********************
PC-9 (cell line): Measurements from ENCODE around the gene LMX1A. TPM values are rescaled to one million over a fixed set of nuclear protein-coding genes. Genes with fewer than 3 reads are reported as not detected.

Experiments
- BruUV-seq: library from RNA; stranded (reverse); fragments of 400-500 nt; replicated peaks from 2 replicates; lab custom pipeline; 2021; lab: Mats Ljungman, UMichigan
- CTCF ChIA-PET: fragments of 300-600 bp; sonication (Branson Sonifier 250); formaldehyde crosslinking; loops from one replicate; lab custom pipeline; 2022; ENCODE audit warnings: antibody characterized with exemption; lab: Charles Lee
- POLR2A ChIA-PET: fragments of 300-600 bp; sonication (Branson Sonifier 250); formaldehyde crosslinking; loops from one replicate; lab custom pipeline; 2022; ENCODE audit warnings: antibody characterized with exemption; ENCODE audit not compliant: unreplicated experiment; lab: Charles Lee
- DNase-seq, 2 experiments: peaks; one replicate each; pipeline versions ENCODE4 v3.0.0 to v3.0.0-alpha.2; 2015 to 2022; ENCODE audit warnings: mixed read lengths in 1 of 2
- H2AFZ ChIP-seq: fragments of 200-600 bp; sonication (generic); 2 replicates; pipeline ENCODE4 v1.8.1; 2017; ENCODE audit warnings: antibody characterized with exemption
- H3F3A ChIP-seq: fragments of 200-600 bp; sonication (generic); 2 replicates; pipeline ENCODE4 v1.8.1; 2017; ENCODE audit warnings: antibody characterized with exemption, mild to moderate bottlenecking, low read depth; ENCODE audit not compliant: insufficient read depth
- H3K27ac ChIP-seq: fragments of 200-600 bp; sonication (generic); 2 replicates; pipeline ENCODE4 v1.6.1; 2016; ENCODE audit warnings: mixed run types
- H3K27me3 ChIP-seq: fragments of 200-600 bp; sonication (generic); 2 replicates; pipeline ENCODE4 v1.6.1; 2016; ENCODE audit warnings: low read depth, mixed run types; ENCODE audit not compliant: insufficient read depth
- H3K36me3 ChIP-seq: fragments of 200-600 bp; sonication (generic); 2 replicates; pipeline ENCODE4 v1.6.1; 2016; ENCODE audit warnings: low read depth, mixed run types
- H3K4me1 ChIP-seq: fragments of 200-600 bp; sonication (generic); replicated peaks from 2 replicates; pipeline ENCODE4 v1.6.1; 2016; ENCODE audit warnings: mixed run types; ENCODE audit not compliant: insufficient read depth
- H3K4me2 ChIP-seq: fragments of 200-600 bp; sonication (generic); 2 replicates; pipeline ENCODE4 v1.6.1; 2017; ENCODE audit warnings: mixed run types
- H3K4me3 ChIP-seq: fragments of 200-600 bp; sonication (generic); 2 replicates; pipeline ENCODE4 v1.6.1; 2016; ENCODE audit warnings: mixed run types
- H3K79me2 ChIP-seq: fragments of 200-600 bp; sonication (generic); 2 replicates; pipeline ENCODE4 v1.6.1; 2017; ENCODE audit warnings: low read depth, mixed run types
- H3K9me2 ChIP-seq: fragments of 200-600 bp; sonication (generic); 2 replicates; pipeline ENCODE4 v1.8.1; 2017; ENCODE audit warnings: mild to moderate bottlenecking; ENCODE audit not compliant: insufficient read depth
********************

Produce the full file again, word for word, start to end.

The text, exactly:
PC-9 (cell line): Measurements from ENCODE around the gene LMX1A. TPM values are rescaled to one million over a fixed set of nuclear protein-coding genes. Genes with fewer than 3 reads are reported as not detected.

Experiments
- BruUV-seq: library from RNA; stranded (reverse); fragments of 400-500 nt; replicated peaks from 2 replicates; lab custom pipeline; 2021; lab: Mats Ljungman, UMichigan
- CTCF ChIA-PET: fragments of 300-600 bp; sonication (Branson Sonifier 250); formaldehyde crosslinking; loops from one replicate; lab custom pipeline; 2022; ENCODE audit warnings: antibody characterized with exemption; lab: Charles Lee
- POLR2A ChIA-PET: fragments of 300-600 bp; sonication (Branson Sonifier 250); formaldehyde crosslinking; loops from one replicate; lab custom pipeline; 2022; ENCODE audit warnings: antibody characterized with exemption; ENCODE audit not compliant: unreplicated experiment; lab: Charles Lee
- DNase-seq, 2 experiments: peaks; one replicate each; pipeline versions ENCODE4 v3.0.0 to v3.0.0-alpha.2; 2015 to 2022; ENCODE audit warnings: mixed read lengths in 1 of 2
- H2AFZ ChIP-seq: fragments of 200-600 bp; sonication (generic); 2 replicates; pipeline ENCODE4 v1.8.1; 2017; ENCODE audit warnings: antibody characterized with exemption
- H3F3A ChIP-seq: fragments of 200-600 bp; sonication (generic); 2 replicates; pipeline ENCODE4 v1.8.1; 2017; ENCODE audit warnings: antibody characterized with exemption, mild to moderate bottlenecking, low read depth; ENCODE audit not compliant: insufficient read depth
- H3K27ac ChIP-seq: fragments of 200-600 bp; sonication (generic); 2 replicates; pipeline ENCODE4 v1.6.1; 2016; ENCODE audit warnings: mixed run types
- H3K27me3 ChIP-seq: fragments of 200-600 bp; sonication (generic); 2 replicates; pipeline ENCODE4 v1.6.1; 2016; ENCODE audit warnings: low read depth, mixed run types; ENCODE audit not compliant: insufficient read depth
- H3K36me3 ChIP-seq: fragments of 200-600 bp; sonication (generic); 2 replicates; pipeline ENCODE4 v1.6.1; 2016; ENCODE audit warnings: low read depth, mixed run types
- H3K4me1 ChIP-seq: fragments of 200-600 bp; sonication (generic); replicated peaks from 2 replicates; pipeline ENCODE4 v1.6.1; 2016; ENCODE audit warnings: mixed run types; ENCODE audit not compliant: insufficient read depth
- H3K4me2 ChIP-seq: fragments of 200-600 bp; sonication (generic); 2 replicates; pipeline ENCODE4 v1.6.1; 2017; ENCODE audit warnings: mixed run types
- H3K4me3 ChIP-seq: fragments of 200-600 bp; sonication (generic); 2 replicates; pipeline ENCODE4 v1.6.1; 2016; ENCODE audit warnings: mixed run types
- H3K79me2 ChIP-seq: fragments of 200-600 bp; sonication (generic); 2 replicates; pipeline ENCODE4 v1.6.1; 2017; ENCODE audit warnings: low read depth, mixed run types
- H3K9me2 ChIP-seq: fragments of 200-600 bp; sonication (generic); 2 replicates; pipeline ENCODE4 v1.8.1; 2017; ENCODE audit warnings: mild to moderate bottlenecking; ENCODE audit not compliant: insufficient read depth